Norris Property Tax Relief Passes Senate

June 11, 2007

Norris Property Tax Relief Passes Senate

     NASHVILLE, Tenn. — Senate Republican Leader Mark Norris (R–Collierville) advanced his bill to pass property tax relief for senior citizens.  The measure passed unanimously out of the Senate today.

In its amended form, the bill allows local governments to enact an optional tax freeze on properties owned by citizens that have reached their sixty-fifth birthday and meet certain income requirements.  Such a provision would effectively stop increases of property tax rates for elderly citizens who qualify.

As Norris stated, “This measure is important to our senior citizens.  Many of these individuals have owned homes for decades.  Now that they are retired and on fixed incomes, many fear they’ll be forced to abandon their homes due to an inability to pay rising property taxes.  That simply isn’t right.”

As amended in the Finance Committee and adopted on the Senate floor, income eligibility limits would be determined by each county’s median household income for citizens aged sixty-five and older.  This is a departure from the original $50,000 proposed by Norris.  The change came about after opposition by the Tennessee Municipal League and a subsequent Attorney General’s Opinion.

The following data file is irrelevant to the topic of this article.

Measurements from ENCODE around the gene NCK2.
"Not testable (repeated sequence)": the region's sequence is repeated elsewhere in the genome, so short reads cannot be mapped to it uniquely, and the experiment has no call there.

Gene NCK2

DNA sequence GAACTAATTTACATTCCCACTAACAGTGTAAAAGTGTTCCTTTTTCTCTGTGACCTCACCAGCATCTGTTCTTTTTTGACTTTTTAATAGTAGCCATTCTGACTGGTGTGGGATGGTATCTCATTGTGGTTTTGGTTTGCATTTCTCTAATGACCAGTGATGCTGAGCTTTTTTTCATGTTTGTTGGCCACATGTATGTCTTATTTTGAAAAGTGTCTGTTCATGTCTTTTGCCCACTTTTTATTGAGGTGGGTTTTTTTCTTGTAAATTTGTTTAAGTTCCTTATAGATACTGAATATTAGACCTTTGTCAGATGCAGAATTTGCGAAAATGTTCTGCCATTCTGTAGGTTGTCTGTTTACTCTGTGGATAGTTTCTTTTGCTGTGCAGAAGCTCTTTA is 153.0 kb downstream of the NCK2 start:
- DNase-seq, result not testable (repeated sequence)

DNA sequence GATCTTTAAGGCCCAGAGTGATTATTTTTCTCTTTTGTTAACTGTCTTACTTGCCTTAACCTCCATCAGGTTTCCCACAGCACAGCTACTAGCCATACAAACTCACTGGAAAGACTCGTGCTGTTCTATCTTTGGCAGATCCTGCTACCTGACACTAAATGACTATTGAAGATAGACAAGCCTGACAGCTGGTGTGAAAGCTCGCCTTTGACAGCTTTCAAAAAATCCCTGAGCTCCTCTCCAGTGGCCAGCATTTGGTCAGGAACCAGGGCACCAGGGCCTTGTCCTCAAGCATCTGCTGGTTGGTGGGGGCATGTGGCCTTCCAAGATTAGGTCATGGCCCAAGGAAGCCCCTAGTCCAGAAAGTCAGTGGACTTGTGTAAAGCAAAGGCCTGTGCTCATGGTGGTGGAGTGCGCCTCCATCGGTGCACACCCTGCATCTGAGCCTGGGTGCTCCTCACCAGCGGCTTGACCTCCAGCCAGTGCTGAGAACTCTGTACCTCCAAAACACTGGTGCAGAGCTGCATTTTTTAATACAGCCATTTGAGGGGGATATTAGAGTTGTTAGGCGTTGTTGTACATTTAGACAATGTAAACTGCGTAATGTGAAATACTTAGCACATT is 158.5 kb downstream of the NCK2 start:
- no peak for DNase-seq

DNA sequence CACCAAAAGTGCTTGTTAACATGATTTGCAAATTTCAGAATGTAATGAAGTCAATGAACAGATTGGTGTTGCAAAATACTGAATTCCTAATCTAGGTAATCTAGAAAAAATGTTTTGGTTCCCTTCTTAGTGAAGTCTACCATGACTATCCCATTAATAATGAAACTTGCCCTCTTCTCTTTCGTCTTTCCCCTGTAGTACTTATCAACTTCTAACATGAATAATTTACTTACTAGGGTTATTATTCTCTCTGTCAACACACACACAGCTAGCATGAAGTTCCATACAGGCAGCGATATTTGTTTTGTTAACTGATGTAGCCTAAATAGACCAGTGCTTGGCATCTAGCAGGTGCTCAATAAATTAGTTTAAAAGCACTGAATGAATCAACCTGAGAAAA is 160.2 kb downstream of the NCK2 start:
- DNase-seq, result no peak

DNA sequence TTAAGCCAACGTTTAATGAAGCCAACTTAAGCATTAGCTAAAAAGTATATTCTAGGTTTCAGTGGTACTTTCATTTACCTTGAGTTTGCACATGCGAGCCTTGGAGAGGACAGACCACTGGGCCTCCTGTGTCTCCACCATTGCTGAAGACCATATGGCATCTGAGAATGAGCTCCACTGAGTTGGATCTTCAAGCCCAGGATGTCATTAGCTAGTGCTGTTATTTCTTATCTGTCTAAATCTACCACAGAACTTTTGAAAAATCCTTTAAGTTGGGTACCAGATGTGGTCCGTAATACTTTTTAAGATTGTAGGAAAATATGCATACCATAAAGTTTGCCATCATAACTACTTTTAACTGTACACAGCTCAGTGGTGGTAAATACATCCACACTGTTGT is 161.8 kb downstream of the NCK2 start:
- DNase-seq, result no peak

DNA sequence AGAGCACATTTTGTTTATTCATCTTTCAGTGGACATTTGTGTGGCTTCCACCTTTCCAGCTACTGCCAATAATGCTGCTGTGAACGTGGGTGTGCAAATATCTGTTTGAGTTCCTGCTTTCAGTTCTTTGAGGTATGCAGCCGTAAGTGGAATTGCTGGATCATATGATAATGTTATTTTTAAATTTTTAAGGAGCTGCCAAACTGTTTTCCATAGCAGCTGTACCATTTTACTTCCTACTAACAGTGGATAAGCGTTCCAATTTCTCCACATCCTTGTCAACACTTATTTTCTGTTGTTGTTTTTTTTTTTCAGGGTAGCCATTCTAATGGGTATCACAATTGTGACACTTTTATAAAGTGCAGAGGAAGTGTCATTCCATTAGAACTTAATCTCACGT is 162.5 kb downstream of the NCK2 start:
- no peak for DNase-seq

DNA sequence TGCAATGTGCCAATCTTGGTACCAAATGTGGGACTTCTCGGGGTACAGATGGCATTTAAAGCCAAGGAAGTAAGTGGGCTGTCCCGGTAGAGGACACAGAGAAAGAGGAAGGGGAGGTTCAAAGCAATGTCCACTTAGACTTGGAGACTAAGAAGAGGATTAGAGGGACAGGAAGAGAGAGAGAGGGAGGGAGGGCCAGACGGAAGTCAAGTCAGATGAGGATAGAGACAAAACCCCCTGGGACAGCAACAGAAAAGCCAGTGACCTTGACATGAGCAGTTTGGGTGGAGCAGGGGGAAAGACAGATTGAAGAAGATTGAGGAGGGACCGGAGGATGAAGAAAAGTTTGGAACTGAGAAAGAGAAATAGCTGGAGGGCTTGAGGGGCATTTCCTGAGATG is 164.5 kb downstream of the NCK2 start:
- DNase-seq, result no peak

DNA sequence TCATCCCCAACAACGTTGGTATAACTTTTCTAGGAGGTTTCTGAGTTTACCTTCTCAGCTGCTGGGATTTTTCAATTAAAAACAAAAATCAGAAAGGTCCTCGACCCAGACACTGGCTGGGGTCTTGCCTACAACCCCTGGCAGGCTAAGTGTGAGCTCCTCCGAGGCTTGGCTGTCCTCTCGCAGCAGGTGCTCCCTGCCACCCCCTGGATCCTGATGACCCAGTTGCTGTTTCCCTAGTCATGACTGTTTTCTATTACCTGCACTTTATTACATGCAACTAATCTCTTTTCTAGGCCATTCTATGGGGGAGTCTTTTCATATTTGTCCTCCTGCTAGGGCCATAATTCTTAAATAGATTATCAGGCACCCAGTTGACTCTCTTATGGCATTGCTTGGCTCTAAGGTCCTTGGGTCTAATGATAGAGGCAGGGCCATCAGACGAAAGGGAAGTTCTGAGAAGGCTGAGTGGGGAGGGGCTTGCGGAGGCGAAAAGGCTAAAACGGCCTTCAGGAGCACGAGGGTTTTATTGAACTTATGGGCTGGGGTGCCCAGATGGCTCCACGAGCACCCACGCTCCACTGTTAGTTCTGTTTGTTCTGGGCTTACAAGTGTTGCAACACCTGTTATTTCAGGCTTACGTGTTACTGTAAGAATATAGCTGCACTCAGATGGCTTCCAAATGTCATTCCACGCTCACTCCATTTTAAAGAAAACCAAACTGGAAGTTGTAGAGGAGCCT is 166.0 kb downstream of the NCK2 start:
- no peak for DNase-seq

Norris said, “We were having difficulty finding a number all of the communities could agree upon.  At times it seemed like all of the work getting the Constitutional Amendment passed would be for nothing because no one could agree on the income limits.  My preference was to set the limit high enough to provide meaningful relief and still allow local government some flexibility.  I think that the compromise we managed to reach does this in the best way possible for the time being.”

“It is just good to see that a form of tax relief for our senior citizens is poised to become law.  After working diligently on this issue for years with the Constitutional Amendment and many months on the enacting legislation, I am hopeful that Tennessee seniors will be able to afford to continue living in the homes they worked hard to purchase,” said Norris.

For more information, visit

# # #

Search News by Member

Follow us on Twitter

Flickr Photos